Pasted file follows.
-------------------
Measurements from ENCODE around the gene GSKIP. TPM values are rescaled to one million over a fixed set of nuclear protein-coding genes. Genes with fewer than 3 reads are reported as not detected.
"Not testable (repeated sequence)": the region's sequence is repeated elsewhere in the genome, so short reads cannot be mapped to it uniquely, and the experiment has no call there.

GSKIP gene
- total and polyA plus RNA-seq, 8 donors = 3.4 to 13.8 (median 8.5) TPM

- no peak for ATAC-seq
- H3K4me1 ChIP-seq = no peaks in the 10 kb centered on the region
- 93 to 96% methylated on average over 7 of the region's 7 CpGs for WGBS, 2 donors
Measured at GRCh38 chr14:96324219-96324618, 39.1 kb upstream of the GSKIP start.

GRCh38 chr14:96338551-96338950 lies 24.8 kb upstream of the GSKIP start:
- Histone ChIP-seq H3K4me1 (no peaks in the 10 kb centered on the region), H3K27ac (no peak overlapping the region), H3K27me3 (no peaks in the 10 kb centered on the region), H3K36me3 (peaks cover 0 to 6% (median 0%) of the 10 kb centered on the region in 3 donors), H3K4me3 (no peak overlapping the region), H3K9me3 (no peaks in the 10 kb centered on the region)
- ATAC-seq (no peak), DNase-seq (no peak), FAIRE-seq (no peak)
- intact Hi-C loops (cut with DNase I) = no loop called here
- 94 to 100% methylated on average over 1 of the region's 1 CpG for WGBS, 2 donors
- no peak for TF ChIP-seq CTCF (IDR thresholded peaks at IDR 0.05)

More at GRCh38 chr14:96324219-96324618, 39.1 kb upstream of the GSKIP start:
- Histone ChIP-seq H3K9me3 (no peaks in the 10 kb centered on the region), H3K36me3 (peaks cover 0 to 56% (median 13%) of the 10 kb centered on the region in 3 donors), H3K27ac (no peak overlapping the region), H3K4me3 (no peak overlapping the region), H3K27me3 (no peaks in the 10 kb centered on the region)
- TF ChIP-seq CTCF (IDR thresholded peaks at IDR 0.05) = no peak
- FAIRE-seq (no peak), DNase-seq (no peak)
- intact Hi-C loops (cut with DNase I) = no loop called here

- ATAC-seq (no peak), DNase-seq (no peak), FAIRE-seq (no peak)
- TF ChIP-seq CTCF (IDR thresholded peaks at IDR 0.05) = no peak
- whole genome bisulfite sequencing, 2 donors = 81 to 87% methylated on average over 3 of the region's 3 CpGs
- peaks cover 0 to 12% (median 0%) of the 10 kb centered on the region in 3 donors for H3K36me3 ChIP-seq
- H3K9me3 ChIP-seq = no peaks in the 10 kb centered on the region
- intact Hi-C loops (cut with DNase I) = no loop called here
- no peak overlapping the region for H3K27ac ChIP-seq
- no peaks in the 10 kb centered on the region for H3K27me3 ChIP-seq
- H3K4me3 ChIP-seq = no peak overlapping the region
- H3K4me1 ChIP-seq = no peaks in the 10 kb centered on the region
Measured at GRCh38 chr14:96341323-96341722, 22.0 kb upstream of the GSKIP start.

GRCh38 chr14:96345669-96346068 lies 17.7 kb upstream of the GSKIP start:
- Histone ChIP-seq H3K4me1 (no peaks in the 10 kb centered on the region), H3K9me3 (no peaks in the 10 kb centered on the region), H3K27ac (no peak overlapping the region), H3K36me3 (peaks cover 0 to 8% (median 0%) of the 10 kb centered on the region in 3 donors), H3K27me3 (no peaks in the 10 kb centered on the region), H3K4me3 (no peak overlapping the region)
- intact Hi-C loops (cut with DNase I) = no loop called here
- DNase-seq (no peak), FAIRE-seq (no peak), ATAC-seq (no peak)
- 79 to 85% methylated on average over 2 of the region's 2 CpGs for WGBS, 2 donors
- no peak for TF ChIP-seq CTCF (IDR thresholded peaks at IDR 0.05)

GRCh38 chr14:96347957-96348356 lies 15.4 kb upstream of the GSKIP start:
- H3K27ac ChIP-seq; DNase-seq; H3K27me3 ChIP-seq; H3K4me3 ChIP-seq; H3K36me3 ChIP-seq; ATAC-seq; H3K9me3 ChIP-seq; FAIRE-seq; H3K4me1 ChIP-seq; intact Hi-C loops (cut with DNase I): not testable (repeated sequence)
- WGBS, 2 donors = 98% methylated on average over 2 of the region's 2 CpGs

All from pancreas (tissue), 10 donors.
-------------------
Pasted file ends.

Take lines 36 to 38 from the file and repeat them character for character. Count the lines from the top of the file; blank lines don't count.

- no peak for TF ChIP-seq CTCF (IDR thresholded peaks at IDR 0.05)

GRCh38 chr14:96347957-96348356 lies 15.4 kb upstream of the GSKIP start:
- H3K27ac ChIP-seq; DNase-seq; H3K27me3 ChIP-seq; H3K4me3 ChIP-seq; H3K36me3 ChIP-seq; ATAC-seq; H3K9me3 ChIP-seq; FAIRE-seq; H3K4me1 ChIP-seq; intact Hi-C loops (cut with DNase I): not testable (repeated sequence)